A New Method for Dielectric Property Measurements
Thursday, Feb 28
09:30:00 PM · IST
Dielectric properties are important for design of antenna and wireless technologies. As the internet of things, 5G, automotive sensing, and other advanced technologies become more prevalent, product designers and manufacturers require accurate material properties for ensuring their devices operate as desired. This webinar will provide information about dielectric materials measurements and introduces a new dielectric measurement method, called the “epsilometer”. This method was developed to make dielectric property measurement accessible to the device designer. Not only was it designed with advanced computational electromagnetic design tools, but it was specifically engineered to make dielectric measurements both affordable and easy to do. This webinar will overview the new epsilometer method and give examples of how it can measure a variety of dielectric materials used to manufacture of wireless devices (e.g. substrates, radomes, etc.).
- Overview of dielectric materials measurement methods
- Introduction to technologies that enable improved material measurements
- Overview of the epsilometer, a new and more affordable way to obtain material dielectric properties
Dr. John Schultz
Chief Scientist at Compass Technology Group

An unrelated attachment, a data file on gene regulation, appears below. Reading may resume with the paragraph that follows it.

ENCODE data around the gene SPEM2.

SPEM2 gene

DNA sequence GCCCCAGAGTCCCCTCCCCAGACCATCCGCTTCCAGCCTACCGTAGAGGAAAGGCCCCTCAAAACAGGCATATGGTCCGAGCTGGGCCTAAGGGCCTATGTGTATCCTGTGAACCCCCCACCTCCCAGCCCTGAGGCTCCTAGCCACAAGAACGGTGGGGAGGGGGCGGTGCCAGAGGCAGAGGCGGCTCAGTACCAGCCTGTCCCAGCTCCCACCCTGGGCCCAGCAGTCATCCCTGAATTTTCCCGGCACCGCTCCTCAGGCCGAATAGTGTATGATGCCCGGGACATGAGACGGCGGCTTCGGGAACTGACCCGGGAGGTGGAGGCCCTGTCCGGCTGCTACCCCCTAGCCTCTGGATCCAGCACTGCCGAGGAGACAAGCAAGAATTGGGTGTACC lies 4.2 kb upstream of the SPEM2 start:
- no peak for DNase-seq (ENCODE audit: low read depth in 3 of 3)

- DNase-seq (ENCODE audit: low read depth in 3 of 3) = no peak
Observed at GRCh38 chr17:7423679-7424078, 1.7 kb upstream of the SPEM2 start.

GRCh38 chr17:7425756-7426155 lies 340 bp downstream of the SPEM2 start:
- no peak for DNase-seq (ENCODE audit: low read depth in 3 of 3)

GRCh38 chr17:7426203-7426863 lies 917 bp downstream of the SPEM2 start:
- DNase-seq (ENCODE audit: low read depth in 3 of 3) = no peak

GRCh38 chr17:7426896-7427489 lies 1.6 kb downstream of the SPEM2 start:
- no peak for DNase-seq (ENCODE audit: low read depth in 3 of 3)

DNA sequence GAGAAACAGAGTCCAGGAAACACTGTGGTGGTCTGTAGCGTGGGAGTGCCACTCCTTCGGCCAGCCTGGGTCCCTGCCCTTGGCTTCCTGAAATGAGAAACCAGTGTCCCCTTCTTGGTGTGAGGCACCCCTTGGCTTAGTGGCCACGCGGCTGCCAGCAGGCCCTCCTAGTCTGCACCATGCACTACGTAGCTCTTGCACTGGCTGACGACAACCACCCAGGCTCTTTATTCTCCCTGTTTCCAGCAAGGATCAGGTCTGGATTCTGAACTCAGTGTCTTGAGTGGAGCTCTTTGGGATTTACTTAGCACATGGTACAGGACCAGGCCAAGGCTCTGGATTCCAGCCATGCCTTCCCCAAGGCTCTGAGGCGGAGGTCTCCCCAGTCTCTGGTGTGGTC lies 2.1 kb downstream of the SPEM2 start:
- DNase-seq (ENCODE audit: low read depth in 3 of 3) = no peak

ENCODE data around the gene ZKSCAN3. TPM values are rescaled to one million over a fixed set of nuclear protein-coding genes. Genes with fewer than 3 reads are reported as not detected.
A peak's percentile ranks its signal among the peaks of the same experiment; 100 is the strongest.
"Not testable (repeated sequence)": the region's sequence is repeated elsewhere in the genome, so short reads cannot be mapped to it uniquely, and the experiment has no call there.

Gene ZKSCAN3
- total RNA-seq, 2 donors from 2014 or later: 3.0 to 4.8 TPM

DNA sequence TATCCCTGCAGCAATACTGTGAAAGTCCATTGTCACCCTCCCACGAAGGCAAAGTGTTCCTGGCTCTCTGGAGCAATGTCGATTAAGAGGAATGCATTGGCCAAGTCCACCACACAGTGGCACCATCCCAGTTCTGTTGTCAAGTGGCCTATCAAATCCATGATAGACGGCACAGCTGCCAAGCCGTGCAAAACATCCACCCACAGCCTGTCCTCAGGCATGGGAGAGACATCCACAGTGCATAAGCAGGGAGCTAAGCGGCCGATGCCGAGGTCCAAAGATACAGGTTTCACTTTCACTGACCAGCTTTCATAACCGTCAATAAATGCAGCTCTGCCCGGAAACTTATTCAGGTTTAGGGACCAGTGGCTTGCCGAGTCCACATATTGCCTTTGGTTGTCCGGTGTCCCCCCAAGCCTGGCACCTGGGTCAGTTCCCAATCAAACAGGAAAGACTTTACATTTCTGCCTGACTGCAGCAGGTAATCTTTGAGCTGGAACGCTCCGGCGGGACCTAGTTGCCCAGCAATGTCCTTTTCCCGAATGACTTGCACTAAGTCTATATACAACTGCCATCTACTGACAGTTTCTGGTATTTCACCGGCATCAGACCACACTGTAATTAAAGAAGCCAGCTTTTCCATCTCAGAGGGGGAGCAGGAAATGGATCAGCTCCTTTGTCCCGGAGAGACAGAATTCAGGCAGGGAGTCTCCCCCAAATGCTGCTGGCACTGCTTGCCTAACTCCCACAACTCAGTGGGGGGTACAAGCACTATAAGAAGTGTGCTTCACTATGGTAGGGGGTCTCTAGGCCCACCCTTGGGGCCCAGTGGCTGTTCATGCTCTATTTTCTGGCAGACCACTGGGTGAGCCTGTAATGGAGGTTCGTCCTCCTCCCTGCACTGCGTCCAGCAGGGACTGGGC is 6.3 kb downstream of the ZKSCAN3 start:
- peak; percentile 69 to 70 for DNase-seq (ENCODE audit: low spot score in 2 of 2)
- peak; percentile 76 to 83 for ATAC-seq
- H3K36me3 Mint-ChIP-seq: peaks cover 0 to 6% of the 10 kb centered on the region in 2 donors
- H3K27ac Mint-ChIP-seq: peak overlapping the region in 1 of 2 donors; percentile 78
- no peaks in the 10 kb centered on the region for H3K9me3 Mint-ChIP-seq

Dr. Schultz is the Chief Scientist at the Compass Technology Group where he leads research and development efforts in RF materials and measurement technology. Previously he was a Technical Fellow at the Georgia Tech Research Institute, where he led programs in experimental and computational research on the electromagnetic properties of materials, structures, and antennas. He has developed materials characterization methodologies via free-space, waveguide, resonant cavity, and impedance analysis instrumentation. He has also modeled electromagnetic composite materials and developed new composite material concepts for novel antenna applications. He has used thermal analysis, microscopy, and analytical techniques to correlate microstructure to macroscopic properties in his research for providing new insight into electromagnetic material characteristics. Dr. Schultz has also developed new techniques for microwave measurement of scatter phenomena and has applied these techniques to materials ranging from composites to camouflage nets. Dr. Schultz’s backscatter methodologies have become an accepted standard method for characterizing diffuse microwave scatter in numerous government and industrial laboratories. In previous positions, he has worked in the areas of novel polymer processing including stereolithography, polymer film formation, and conductive polymers.